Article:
Between 1947 and 1971, more than 320,000 migrants passed through Bonegilla Migrant Camp on the banks of the Murray River in rural Victoria making it Australia’s largest post-war migrant centre. It’s estimated that one in twenty Australians has links to Bonegilla.
The novel, The Last Of The Bonegilla Girls by Victoria Purman, commences with four young teenagers forming a friendship and sharing their lives within this Camp; a Greek, Hungarian, Italian and the daughter of the Australian Camp Director. It starts strongly by highlighting the difficulties experienced by each these families upon their arrival in a new country: language barriers, segregation, cramped living conditions, limited employment opportunities, and a mix of cultural beliefs. Despite these differences these lasses remain friends as their families move forward into Australian society and remain in contact for the next fifty years.
Although these families are assimilating they also retain their own cultural identities and customs – arranged marriages, working in the family business, dating from your own ethnicity.
This could have been a really good and educational book but it deteriorated midway to just another soap opera episode with flings left, right and centre.
I have fond memories of northern Italian neighbours snatching the bread rusks off my teething babies and giving them chunks of salami to suck on instead. Greasy and full of garlic but it certainly stopped the grizzling.(umm, I probably shouldn’t mention that said babes had their first taste of Lumbrusco on their first birthday. Hands up those for the Mediterranean diet!)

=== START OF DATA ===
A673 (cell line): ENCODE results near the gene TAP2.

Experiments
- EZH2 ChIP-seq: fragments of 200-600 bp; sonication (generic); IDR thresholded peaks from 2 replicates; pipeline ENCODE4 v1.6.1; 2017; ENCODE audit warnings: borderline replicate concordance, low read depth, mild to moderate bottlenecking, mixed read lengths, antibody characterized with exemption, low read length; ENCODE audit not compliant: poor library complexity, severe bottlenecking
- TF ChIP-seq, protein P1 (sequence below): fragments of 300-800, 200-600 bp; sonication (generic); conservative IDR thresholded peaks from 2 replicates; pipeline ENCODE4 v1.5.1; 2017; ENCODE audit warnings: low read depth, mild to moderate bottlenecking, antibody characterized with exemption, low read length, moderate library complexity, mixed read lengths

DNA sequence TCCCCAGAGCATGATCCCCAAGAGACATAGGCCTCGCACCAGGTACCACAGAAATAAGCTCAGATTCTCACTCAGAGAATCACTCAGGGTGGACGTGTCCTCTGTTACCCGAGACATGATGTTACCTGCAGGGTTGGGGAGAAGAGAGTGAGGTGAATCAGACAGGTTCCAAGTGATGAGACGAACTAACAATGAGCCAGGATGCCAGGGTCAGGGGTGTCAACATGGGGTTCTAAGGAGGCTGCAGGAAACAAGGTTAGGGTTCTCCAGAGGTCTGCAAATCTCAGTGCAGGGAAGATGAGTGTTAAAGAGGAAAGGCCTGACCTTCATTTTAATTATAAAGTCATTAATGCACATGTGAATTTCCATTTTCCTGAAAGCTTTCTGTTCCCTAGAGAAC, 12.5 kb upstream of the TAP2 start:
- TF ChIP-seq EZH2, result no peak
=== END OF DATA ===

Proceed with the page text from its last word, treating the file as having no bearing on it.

Well Done, Those Men: Memoirs of a Vietnam Veteran by Barry Heard is a difficult read, made more so as it was written as part of his journey to recovery from PTSD. It’s rawness made me flinch.
This memoir covers several versions of Barry: the naive and young country boy, smart arse Barry at boot camp, Barry the soldier of Vietnam, and the Barry who returned home a different man.
This is another one that had me asking why did we not learn anything about this conflict in High School history classes. You know, I don’t even have any memories of discussions about Vietnam around the dinner table.
I would not recommend this book as a fun read, but by God I think it a wonderful reminder of the strength of the wives, sweethearts, and family members who support these old blokes.
Lastly, Liz Byrski’s A Month of Sundays is about four women from an online book club, who meet up and holiday together for four weeks to talk books and memories (with an illness thrown in for good measure).
Byrski is a journalist and writer who gears her books to an audience of women over the age of fifty and/or retired.
I’m just letting it be known now that if the highlight of my life becomes a weekly yoga class, as in this book, I’de be popping a cyanide pill.